No matter what side of the debate you’re on, or if you participated at all, it’s clear that Brexit has divided Britain. Across the UK, communities have had lines drawn in the sand on where to stand on this momentous issue. Those that did vote in the referendum still continue to argue over the various aspects surrounding it. Issues such as whether we should remain in the single market, immigration and more still remain heavily debated. However, there’s one demographic that has had little to no representation during this event, and it’s young people. Despite the increased turnout of the younger generations in this referendum, many of them believe that the proposed policies aren’t representative of their needs.
Why the sudden call for more youth representation?
No matter which side of the debate you stand on, Remain or Leave, one aspect both sides can agree is that Brexit will hit the younger generations the hardest. With recent graduates already struggling to secure a job as well as deal with steep housing prices, it’s only going to get harder. Hence why young voters, both remain and leave, feel severely under-represented as to what will happen with the Brexit negotiations. Without proper representation, young adults feel they have no say in the Brexit process. Despite being the demographic most affected by it.
In the wake of this outcome, young voters have taken it upon themselves to take a more positive stance to Brexit. Rather than advocating for a second referendum or for Brexit be stopped, the Undivided movement seeks to find a positive impact on Brexit for the younger generation. By incorporating views presented by youths who voted remain, leave or couldn’t vote, they aim to represent all young voter’s interests. Through holding polls on their site, young people aged 15 to 29 can vote on particular policies and what they want to see from Brexit. These polls show what exactly the participants agree and disagree on, and to what extent. For example, on the topic of climate change, an overwhelming majority of participants favored that the UK maintained their climate policy. Similarly, a majority of participants opposed implementing a point-based system for immigration. You can find more of their polls in their manifesto here.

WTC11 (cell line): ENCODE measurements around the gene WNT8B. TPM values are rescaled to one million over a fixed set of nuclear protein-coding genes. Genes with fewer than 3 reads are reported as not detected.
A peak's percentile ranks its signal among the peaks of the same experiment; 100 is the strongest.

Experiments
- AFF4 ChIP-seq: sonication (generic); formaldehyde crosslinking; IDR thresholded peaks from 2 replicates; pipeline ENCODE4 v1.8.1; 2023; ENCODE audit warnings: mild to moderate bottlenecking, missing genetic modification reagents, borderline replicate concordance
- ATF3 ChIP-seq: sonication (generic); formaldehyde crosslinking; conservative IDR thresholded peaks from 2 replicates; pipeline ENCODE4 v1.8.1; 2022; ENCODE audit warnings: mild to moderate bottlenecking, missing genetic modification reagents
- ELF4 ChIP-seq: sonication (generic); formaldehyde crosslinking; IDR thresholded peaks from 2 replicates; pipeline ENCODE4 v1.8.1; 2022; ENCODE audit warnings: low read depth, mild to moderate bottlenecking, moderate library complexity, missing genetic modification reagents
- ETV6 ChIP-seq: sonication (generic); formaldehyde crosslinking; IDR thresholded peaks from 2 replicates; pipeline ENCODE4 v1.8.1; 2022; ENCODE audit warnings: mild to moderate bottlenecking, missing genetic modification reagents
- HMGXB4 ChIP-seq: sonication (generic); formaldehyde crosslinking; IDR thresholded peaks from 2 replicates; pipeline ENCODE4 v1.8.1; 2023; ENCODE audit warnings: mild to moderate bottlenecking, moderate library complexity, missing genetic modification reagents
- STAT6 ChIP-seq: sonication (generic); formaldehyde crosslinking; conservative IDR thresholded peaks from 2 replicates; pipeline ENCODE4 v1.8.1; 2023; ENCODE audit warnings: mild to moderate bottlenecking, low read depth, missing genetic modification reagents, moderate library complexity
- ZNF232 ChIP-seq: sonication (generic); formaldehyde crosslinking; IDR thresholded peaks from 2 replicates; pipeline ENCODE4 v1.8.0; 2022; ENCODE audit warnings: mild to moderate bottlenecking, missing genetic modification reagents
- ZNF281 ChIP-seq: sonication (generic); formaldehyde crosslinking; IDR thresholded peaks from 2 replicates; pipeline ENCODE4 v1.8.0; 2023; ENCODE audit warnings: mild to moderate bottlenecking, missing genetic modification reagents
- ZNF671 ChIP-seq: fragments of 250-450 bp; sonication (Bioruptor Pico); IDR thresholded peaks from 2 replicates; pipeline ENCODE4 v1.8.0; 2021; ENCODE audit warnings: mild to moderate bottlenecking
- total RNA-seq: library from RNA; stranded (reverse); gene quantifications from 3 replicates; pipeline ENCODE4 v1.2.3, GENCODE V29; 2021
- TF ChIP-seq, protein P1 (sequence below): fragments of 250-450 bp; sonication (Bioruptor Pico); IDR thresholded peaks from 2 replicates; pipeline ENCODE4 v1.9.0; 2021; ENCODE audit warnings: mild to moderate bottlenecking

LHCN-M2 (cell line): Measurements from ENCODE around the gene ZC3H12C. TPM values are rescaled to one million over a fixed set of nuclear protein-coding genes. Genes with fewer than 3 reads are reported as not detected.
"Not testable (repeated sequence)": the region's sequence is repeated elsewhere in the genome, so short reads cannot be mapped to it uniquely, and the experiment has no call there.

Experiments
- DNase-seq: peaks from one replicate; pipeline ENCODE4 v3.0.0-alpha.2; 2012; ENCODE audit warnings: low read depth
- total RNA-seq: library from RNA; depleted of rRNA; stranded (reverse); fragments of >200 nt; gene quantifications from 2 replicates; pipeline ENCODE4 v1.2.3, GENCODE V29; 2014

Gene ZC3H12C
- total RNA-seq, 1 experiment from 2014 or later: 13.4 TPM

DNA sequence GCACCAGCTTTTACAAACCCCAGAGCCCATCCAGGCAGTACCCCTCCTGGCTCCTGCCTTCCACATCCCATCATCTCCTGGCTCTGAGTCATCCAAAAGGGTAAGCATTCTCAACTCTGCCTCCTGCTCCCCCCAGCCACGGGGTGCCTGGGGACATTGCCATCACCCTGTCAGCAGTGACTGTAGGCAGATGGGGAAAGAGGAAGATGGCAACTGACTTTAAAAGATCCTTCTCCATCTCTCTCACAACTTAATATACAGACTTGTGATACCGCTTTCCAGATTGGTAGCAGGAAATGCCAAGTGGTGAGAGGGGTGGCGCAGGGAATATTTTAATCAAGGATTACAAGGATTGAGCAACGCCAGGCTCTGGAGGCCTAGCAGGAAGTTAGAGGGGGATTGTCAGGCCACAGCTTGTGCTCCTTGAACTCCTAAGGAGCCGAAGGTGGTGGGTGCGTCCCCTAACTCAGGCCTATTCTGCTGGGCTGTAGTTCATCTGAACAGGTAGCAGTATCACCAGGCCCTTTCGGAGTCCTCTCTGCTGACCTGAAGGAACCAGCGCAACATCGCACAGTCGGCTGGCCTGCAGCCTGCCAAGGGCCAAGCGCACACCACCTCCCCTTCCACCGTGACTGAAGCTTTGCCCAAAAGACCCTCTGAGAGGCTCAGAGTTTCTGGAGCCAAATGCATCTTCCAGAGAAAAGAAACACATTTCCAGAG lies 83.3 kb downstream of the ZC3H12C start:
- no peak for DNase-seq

So why isn’t there more youth representation?
Admittedly, there are some valid reasons as to why younger voters don’t get as much representation as other demographics. First of all, despite many young adults being registered voters, many young potential voters end up not voting. As this article in the Independent points out here. Only a projected 36% of the 18-24 category turned up to vote in the referendum. Assuming this projected percentage is somewhat correct, that’s over 60% of an entire voter base abstaining. The turnout was even less during the last general election, with only around 20% turning up to vote.
Because of these low turnouts, it’s understandable as to why parties don’t have young voters in mind. To parties, it makes more sense to base their policies on enticing older voters instead. This is because they are simply more likely to turn up to vote. It made no sense for parties to gamble on a possible youth vote turn out, then a definite older vote.
To provide context, as seen during the referendum and the election prior to that, the highest turnout is reported to be that of older generations from 30 and up. While younger people seemed more interested, as seen with various posts made on social media made by young people, especially during Brexit. However, despite the high expectations created by the buzz on social media, the resulting turnout from younger voters was disappointing, to say the least. To make matters worse those that didn’t vote ended up embarrassing those that did by staging protests against the result. This must change.
The winds of change
One thing that is clear about this upcoming snap election, however, is that there will be more young voters. The effect Brexit has had on this young demographic is nothing more than extraordinary. There is definitely going to be more of a young voter turn-out this election than ever before. This is a chance for young voters makes their choice truly heard. As well as incentivise political parties to see us as a viable voter base.
What we do want to avoid, however, is for us to be considered a laughing stock. Whether you agree with whoever wins the election or not, do not protest it if it’s a fair game. If the candidate won fairly then there’s no reason to not respect the vote. If you don’t vote and don’t like the result then you’ll only have yourself to blame. Unless something sketchy was done then any protest against the result will only make you look foolish. So we need to get it right first time.
I hope that you’ve enjoyed this article and found it informative. We’ve got tons more on politics and brexit, so check out our article on the things to know about politics!